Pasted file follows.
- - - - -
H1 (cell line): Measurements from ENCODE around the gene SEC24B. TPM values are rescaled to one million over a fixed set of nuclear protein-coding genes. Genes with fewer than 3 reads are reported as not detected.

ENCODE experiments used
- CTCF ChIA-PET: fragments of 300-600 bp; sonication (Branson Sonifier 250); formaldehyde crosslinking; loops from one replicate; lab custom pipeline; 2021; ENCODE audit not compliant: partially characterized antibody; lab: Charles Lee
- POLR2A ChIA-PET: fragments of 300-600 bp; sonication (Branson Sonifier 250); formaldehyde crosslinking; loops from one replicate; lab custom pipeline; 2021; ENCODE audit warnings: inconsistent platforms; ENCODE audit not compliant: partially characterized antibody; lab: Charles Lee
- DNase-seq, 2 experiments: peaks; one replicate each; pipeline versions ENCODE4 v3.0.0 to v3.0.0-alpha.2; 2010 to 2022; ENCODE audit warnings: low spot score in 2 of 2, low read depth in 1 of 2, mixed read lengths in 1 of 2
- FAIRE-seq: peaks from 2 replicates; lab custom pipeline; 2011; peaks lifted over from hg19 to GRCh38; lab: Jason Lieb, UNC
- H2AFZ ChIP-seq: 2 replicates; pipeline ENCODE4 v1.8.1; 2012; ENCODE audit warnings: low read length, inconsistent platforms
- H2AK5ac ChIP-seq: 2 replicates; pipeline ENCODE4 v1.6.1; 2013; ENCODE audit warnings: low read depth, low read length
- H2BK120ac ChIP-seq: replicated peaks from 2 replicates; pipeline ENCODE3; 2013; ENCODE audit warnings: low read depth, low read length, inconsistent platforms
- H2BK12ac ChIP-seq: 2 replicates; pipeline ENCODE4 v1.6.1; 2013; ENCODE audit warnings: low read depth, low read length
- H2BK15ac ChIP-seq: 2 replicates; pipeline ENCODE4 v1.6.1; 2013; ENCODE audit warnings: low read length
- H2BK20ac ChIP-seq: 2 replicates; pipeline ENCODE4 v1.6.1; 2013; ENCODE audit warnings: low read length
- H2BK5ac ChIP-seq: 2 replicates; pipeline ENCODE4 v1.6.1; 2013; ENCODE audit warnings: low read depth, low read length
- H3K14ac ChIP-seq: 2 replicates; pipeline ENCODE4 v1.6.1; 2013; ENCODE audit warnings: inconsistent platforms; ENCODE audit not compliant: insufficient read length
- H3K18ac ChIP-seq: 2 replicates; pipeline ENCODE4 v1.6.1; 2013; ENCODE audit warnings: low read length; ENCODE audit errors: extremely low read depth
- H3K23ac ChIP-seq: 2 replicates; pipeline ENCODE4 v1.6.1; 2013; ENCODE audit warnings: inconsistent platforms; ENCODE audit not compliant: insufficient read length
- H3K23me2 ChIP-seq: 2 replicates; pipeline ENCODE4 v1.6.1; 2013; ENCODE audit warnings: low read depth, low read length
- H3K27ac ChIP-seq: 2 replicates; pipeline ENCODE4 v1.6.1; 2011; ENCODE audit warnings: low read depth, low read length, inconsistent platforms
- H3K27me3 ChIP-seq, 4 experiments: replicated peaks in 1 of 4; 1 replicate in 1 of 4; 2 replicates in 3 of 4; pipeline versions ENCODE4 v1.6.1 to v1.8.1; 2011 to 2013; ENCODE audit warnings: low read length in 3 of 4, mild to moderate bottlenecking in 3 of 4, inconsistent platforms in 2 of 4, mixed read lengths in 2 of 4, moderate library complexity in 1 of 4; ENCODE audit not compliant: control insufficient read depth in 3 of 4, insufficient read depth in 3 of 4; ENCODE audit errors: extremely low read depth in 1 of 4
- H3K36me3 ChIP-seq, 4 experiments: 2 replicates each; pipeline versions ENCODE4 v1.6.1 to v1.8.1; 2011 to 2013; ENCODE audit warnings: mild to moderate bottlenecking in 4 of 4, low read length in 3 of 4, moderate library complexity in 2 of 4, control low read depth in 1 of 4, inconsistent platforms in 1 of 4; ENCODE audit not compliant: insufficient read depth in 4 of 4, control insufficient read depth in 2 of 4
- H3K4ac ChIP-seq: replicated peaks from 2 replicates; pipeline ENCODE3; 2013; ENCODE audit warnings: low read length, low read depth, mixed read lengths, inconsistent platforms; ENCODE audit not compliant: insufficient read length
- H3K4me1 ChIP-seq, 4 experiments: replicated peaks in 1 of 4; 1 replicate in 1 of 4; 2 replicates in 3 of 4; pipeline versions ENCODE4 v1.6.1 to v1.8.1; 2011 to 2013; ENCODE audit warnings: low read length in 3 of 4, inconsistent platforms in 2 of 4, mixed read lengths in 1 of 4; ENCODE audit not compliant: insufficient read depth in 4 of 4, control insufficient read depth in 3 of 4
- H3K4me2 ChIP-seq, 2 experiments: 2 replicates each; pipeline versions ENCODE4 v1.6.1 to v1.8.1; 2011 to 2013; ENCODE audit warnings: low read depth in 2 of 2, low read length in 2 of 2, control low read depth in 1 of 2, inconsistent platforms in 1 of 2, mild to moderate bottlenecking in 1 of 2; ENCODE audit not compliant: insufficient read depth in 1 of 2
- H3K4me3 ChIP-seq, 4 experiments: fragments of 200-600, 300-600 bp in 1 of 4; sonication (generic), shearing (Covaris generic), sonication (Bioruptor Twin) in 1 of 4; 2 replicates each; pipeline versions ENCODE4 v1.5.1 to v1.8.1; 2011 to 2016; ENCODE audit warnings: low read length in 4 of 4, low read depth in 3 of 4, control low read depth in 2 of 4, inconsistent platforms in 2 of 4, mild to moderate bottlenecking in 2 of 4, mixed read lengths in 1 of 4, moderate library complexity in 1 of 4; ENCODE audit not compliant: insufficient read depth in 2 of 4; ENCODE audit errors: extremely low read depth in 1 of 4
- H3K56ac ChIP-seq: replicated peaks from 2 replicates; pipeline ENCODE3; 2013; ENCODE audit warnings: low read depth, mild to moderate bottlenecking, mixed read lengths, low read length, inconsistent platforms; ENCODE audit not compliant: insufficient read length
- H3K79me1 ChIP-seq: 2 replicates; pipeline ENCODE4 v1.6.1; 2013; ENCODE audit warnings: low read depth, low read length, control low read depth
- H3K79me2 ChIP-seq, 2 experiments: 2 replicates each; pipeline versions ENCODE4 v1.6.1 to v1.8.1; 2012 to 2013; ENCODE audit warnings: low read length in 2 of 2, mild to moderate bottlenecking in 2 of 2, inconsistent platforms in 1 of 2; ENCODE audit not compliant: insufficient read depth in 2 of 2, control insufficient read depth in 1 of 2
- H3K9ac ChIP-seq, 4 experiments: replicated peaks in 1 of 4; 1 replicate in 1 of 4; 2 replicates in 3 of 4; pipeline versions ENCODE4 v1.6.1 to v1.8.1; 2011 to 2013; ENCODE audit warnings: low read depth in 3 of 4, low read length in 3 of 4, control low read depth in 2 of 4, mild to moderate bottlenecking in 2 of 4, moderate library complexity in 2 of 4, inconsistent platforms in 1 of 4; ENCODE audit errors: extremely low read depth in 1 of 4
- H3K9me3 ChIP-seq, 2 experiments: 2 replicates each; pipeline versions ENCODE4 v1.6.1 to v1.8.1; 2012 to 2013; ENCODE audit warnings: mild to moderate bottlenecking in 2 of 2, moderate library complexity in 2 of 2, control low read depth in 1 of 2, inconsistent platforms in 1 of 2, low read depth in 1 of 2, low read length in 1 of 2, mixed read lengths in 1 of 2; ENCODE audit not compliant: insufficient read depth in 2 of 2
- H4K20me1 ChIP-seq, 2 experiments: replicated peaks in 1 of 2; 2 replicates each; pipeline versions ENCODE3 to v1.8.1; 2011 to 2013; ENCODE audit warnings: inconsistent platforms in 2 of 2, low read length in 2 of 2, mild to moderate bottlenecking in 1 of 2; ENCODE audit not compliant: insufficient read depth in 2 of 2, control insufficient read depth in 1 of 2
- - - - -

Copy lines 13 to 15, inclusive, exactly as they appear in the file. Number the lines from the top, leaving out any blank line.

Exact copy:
- H2BK5ac ChIP-seq: 2 replicates; pipeline ENCODE4 v1.6.1; 2013; ENCODE audit warnings: low read depth, low read length
- H3K14ac ChIP-seq: 2 replicates; pipeline ENCODE4 v1.6.1; 2013; ENCODE audit warnings: inconsistent platforms; ENCODE audit not compliant: insufficient read length
- H3K18ac ChIP-seq: 2 replicates; pipeline ENCODE4 v1.6.1; 2013; ENCODE audit warnings: low read length; ENCODE audit errors: extremely low read depth